Posted by on Monday, April 8, 2013 in Veggie Dishes Everyone Loves

In our house, one of the biggest stresses of late is our teething toddler who often refuses to eat what we put in front of her. She suspiciously eyes her sunflower butter sandwich, her carrot sticks, her banana slices, her organic grapes, her whole-wheat pancakes … and then tosses the bite-sized pieces, one-by-one, to the hovering (and, incidentally, very happy) dogs.

Cumin-dusted carrot fries with hummus - my toddler loves this. | Kitchen Treaty

But then I started browsing the No Kid Hungry website from the wonderful Share Our Strength organization, and it gave me a little perspective on the issue. I realized just how lucky we really are. Our daughter may not be eating quite as much as we’d like, but she’s still thriving. And, most importantly, we are able to place that wide variety of healthy food in front of her so she can nibble on what she needs – and enjoy the luxury of turning up her nose at what she doesn’t.

Did you know that 16 million children are not getting the food they need right here in the U.S.? That’s one in five kids. One in five. (Source: No Kid Hungry).

The idea of a feisty, audacious little toddler like mine crying with a growling tummy … so focused on her next meal that she lags farther and farther behind on her milestones … not getting the nutrition she needs to feed those rapidly multiplying brain cells … it’s heartbreaking. Tragic. And it’s not okay.

That’s why I joined The Giving Table and over 200 other food bloggers who are donating today’s posts to the cause.

Budget-friendly black beans and quinoa | Kitchen Treaty

Bloggers around the country were tasked with featuring frugal yet nutritious recipes – preferably ones that cost no more than $4 to make. Why $4? Because $3 or $4 is all the participants in our nation’s food stamp program receive per person per day. How are families supposed to eat a variety of nutritious whole foods on that amount of money?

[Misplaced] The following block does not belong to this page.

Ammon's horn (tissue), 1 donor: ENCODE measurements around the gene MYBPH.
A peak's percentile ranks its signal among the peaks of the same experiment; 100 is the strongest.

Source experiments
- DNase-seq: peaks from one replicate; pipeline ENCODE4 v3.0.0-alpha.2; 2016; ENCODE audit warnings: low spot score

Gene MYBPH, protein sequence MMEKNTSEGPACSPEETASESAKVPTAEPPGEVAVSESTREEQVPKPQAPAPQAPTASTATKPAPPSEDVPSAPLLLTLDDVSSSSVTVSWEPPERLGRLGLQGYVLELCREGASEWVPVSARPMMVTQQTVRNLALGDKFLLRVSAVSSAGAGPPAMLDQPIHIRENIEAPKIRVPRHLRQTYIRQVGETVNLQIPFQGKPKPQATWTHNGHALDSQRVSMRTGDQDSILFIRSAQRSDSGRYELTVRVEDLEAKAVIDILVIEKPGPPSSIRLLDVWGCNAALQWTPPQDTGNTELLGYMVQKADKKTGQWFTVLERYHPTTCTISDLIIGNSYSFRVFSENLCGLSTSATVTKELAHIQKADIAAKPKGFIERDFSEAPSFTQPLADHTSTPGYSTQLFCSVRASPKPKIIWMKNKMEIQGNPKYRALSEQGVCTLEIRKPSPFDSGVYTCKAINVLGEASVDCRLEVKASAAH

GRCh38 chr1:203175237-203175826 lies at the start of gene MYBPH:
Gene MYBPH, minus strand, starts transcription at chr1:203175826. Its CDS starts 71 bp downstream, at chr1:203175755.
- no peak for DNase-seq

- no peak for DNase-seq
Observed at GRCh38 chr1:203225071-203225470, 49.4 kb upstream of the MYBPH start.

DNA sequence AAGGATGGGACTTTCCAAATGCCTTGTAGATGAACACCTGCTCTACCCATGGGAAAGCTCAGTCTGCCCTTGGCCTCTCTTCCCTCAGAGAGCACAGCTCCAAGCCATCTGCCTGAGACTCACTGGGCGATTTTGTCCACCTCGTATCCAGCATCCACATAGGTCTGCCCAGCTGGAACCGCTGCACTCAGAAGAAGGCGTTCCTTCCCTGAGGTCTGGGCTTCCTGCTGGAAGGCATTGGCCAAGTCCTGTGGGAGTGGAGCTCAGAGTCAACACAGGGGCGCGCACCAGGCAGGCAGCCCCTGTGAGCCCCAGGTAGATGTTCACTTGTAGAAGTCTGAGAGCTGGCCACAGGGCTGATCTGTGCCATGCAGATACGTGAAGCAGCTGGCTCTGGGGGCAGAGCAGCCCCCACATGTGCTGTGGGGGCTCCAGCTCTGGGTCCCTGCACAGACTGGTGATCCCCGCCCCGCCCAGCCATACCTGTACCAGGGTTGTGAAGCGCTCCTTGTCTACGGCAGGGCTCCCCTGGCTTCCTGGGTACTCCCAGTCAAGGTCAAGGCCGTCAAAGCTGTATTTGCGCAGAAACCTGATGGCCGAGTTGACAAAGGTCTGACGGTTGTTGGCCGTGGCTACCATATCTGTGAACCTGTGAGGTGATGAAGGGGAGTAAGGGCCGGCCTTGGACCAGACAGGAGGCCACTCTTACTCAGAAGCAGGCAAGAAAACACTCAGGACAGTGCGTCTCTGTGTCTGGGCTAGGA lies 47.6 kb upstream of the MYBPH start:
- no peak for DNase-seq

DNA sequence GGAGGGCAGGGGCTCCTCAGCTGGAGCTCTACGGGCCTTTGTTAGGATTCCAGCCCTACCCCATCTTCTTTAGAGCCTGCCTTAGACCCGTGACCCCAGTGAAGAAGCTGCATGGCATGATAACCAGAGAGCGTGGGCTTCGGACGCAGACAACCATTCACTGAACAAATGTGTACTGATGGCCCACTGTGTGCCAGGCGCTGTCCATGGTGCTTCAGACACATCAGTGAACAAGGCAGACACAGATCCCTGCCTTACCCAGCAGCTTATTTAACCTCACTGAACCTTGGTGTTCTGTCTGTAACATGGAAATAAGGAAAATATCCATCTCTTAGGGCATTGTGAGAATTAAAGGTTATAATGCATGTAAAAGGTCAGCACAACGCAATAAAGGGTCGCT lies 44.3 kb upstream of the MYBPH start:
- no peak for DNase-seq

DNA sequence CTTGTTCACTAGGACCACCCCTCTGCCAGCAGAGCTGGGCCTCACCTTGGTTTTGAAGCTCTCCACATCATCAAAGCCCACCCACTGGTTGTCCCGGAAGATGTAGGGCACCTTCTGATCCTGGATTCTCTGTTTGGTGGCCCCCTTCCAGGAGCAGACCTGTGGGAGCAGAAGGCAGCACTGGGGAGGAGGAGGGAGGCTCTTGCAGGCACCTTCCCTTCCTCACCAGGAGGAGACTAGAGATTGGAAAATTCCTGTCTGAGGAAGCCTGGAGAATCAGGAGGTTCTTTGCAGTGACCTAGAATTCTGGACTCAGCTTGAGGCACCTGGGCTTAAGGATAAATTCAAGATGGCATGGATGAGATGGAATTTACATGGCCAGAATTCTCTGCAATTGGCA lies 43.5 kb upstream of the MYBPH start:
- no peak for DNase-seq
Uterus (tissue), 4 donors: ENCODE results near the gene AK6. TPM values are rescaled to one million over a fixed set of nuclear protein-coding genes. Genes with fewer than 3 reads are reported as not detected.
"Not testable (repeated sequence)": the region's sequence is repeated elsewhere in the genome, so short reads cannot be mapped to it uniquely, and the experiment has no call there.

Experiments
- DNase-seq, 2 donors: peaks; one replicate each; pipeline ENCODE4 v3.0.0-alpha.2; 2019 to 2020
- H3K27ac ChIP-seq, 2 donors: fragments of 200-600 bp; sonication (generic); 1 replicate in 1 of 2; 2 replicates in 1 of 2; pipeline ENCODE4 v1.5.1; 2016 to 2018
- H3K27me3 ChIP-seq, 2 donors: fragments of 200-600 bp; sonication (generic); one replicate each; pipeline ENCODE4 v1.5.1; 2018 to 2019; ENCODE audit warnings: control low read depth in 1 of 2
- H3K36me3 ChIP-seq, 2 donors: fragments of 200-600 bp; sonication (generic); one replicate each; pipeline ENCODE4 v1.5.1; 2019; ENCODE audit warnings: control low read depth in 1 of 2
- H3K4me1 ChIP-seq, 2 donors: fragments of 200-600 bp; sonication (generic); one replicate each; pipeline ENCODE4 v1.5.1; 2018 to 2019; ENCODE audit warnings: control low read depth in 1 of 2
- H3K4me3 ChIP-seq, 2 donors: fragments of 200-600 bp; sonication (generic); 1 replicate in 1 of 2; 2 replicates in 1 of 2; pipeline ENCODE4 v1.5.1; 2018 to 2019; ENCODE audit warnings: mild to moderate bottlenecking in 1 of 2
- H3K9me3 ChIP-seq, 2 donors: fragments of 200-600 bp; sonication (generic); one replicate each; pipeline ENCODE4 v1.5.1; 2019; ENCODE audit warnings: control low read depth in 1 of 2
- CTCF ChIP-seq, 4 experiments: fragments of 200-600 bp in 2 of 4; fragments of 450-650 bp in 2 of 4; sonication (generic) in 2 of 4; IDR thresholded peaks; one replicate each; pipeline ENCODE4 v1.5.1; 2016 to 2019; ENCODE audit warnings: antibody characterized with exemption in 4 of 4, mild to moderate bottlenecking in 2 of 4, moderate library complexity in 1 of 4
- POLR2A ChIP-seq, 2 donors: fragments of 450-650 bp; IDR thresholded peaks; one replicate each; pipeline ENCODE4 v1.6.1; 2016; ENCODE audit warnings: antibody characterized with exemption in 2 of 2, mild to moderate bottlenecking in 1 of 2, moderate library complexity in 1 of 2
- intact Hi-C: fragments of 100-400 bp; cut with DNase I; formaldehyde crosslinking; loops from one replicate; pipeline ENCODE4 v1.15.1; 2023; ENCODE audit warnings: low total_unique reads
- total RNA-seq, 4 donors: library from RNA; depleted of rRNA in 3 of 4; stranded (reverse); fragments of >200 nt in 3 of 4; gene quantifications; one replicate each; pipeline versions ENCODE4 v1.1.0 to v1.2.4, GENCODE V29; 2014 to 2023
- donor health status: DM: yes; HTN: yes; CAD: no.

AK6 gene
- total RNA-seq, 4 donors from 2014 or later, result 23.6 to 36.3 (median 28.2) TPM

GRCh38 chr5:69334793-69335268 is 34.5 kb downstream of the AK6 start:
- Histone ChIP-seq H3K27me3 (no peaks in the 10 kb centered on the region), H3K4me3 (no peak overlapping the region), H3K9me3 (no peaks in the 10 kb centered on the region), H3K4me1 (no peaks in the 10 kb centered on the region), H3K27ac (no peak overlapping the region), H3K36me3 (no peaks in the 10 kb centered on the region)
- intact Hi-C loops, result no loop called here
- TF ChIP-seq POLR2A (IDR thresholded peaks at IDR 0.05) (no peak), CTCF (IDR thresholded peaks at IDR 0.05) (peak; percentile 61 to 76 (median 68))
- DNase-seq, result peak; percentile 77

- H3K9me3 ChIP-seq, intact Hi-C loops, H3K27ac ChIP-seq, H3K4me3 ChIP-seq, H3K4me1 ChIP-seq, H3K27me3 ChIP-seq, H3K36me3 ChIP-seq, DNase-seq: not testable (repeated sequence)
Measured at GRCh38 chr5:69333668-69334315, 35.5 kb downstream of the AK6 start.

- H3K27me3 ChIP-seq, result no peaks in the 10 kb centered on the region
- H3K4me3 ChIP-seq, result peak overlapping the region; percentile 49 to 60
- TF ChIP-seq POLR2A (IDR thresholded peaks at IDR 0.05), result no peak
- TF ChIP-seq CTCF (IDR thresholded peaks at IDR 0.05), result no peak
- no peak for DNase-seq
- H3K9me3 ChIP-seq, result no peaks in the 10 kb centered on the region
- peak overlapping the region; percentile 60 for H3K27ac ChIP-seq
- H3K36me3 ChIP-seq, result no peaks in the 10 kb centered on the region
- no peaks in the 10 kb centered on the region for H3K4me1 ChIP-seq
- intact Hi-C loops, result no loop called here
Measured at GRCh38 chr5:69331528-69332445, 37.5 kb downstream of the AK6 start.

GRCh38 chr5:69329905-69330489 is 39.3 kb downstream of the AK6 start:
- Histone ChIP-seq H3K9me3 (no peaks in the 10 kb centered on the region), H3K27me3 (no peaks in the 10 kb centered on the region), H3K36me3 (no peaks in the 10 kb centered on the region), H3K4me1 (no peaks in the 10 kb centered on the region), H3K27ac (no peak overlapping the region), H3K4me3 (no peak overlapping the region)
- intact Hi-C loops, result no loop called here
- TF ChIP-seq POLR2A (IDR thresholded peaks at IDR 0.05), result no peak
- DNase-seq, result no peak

Well, that’s just it. They really can’t.

By using a couple of cups worth of black beans that I’d cooked and frozen a month ago, along with half a green pepper, some onion, a little celery, and a cup of quinoa from the bulk bin at my local grocery store, I was able to use my $4 to create a satisfying one-dish dinner for four. And it’s even relatively healthy, sure.

Budget-friendly black beans and quinoa | Kitchen Treaty

But it took time and planning, and more importantly, it’s only one meal. And that doesn’t even include any fresh fruits or veggies on the side.

I do love this recipe, actually, a lot. And I want to tell you all about it. But instead of reading what I would have written, please, do just one of these things to help hungry kids in our country:

5.0 from 1 reviews

Budget-Friendly Black Beans & Quinoa
 
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This satisfying (and tasty) riff on classic black beans and rice swaps out the rice for quinoa, adding an extra boost in fiber, protein, and essential amino acids.
Author:
Recipe type: Main
Yield: 4
Ingredients
  • 1 tablespoon olive oil
  • ½ medium red onion, diced
  • ½ green pepper, diced
  • ¼ cup diced celery
  • 1 teaspoon dried oregano
  • 2 cloves of garlic, minced
  • 2 cups cooked black beans (or use one 15-ounce can, drained and rinsed)
  • 2 cups cooked quinoa
  • Salt and pepper to taste
  • Several dashes Tabasco sauce (optional)
  • Fresh lime wedges (optional)
Instructions
  1. In a large skillet, warm the olive oil over medium heat.
  2. Add the onion, pepper, celery, and oregano. Cook, stirring occasionally, for about 5 minutes, until the vegetables begin soften.
  3. Add the garlic, and continue cooking over medium heat, stirring frequently, for about two more minutes.
  4. Gently stir in the beans and quinoa, until combined. Continue cooking over medium-low until heated through.
  5. Stir in salt and pepper to taste, along with the Tabasco sauce, if using.
  6. Serve with lime wedges for squeezing over the top.
Notes
Recipe adapted from Simply Recipes. For more on how to cook quinoa, read this terrific post at The Kitchn. To cook beans from dried, follow package directions. I soak the beans overnight, thoroughly rinse, then simmer with a nice glug of olive oil and a hefty pinch of salt until tender, about 1½ hours. Then I drain the beans and freeze them in 2-cup increments for later use.